Arthrothere

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Originating from the lush, productive waters of East Glicker Tropical Coast, the arthrothere evolved in an environment rife with competition. Due to intense competition with the thornant, the arthrothere's options for food were limited. As a result, it has become incredibly aggressive in order to satiate its hunger. Its adaptations are a telltale sign of its new behavior. Its radula has been fully encrusted in chitin, and is now a powerful jaw used in killing prey and attacking competitors. Most of the radula-jaw's bite force originates from a triangle-shaped projection in the exoskeleton that lies just behind the eyes, serving as an important muscle attachment point that allows the jaws to close. With the thornant primarily consuming plant matter, it was only inevitable for the arthrothere to have a greater emphasis on carnivory. While it still consumes any plant small enough to fit in its powerful jaws, its options are limited, as it can only consume species that can fit in its mouth. As a result, it has progressed towards carnivory at a faster rate than its competitors. It primarily feeds on smaller prey items between 0.5 cm and 2 cm in length. However, it can consume much larger, unarmored organisms like the carpolanta's descendants with ease. Its hunting methods vary from snatching planktonic and in rare cases, nektonic prey out of the water column with its biramous, clawed antennae to scooping up small binucleid worms with its jaws before crushing them and consuming the resulting fragments.

However, this mostly carnivorous diet is oftentimes not enough to sustain the arthrothere due to competition with its kin. As a result, it has taken to kleptoparasitism and scavenging. If it finds a thornant that has downed a relatively large prey item, the arthrothere will attempt to scare it off. While the two are the same size, the arthrothere possesses more venues of attack with its claws and jaws. In addition to this, the arthrothere's body is sturdier than that of its competitor. Its six standard limbs have all become biramous to a certain capacity. The fin-limbs' second growth is used as an extra walking leg, giving it greater stability while walking. Meanwhile, the walking limbs have developed a new, biramous segment that serve as toes. These form claws that increase traction while walking. However, these have only recently evolved, and have not fully developed, and only serve to keep the claws from impeding its movement at the time being. Together, its limbs combined with its stockier body have made it more stable than its competitors, making it more difficult to knock down. However, this came at the sacrifice of much of its swimming ability, as its fins are now too small to effectively propel it through the water. However, it has the ability to fold its walking appendage against its fin, giving it a wider surface area. This prevented it from fully losing its ability to swim. What little swimming power it has left is used to charge at the competitor, and combined with its increased weight and sharp claws and jaws, it is often able to scare away competitors. If the fight becomes more drawn-out, the arthrothere's sturdy construction will allow it to survive attacks from its opponent. Underneath its relatively thick exoskeleton are a series of rib-like projections extending from its dorsal and ventral sides. These form a protective cage around the internal organs while simultaneously serving as attachment points for its muscles. In order to further protect the organs, the dorsal and ventral sides of the segments' exoskeletons possess a thickened ridge of chitin, which protrudes into the body cavity and reinforces the dorsal and ventral sides of the exoskeleton. If it scares off the competitor, it will then consume the competitor's prey.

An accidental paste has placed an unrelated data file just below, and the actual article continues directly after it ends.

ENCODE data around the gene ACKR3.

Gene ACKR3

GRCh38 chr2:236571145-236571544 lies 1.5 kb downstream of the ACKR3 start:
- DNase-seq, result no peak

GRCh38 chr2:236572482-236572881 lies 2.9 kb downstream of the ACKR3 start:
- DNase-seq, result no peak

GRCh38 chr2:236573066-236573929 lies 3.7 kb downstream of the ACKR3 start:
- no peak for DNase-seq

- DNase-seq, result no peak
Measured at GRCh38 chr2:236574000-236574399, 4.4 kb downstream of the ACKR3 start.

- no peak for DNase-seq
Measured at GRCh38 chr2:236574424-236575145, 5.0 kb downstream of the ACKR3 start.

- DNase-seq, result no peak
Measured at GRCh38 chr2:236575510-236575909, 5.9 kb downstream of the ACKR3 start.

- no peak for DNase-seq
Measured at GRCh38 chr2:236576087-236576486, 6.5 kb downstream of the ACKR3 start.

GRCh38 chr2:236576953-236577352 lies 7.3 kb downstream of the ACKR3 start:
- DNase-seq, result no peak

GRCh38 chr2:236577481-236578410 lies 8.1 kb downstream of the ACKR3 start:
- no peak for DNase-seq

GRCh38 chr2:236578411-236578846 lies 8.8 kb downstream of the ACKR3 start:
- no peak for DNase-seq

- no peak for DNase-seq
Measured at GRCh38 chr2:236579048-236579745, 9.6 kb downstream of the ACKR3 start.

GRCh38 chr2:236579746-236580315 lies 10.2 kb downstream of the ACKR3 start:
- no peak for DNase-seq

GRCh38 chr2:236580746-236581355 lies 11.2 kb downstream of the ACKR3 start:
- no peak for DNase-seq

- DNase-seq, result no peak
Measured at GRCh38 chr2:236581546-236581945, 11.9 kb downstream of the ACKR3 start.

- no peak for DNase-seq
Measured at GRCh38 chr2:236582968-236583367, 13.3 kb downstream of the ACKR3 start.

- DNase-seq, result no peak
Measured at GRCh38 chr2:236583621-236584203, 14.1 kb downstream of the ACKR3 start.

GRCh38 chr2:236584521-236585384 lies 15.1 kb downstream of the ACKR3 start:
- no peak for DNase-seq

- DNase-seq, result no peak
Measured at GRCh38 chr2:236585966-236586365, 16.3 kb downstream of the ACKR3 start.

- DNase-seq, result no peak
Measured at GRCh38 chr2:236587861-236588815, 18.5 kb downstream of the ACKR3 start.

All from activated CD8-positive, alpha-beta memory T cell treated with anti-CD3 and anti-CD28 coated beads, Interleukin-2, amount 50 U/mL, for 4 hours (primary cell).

The Arthrothere's internal anatomy has been altered drastically from their ancestor. In order to better maintain their larger size, their tracheal system now leads to a large, gill-filled chamber located within the ventral side of the abdomen. These the spiracles are connected to the gills by a series of ciliated trachea that draw water into the gills. After passing through the gill chamber, the water is sent through another ciliated tube that leads to the base of the gonopodium. With most of the organs being situated on the ventral side of the body cavity, the arthrothere's open circulatory system has given way to a closed circulatory system that uses hemoglobin-based blood, with the most veins and arteries being centered around the ventral side of the body and the muscles. The arthrothere has developed a simple, heart-like organ located in the third segment. It sits atop the liver, which in turn sits atop the intestines and kidneys. These more advanced circulatory and respiratory systems allow the organism to deliver more oxygen to the organs and muscles.

Due to their lack of predators and a change in mate preferences, the arthrothere has lost its crystal butt. Mates are now selected on the basis of the roundness of the final segment. This has ultimately resulted in the shortening of the gonopodium and the rounding of the segment. Atavistic genes for spikes have been reactivated, resulting in the return of spikes on this final segment. However, this gene is not necessarily selected for, and instead has simply become common within the arthrothere genome by chance. The male's gonopodium is smaller than that of the females, and is inserted into the larger female gonopodium when mating. The outflow tube from the respiratory system aids in pushing the gametes into the gonopodium, where the gametes fuse. After about thirty seconds of being coupled, they decouple and release their eggs.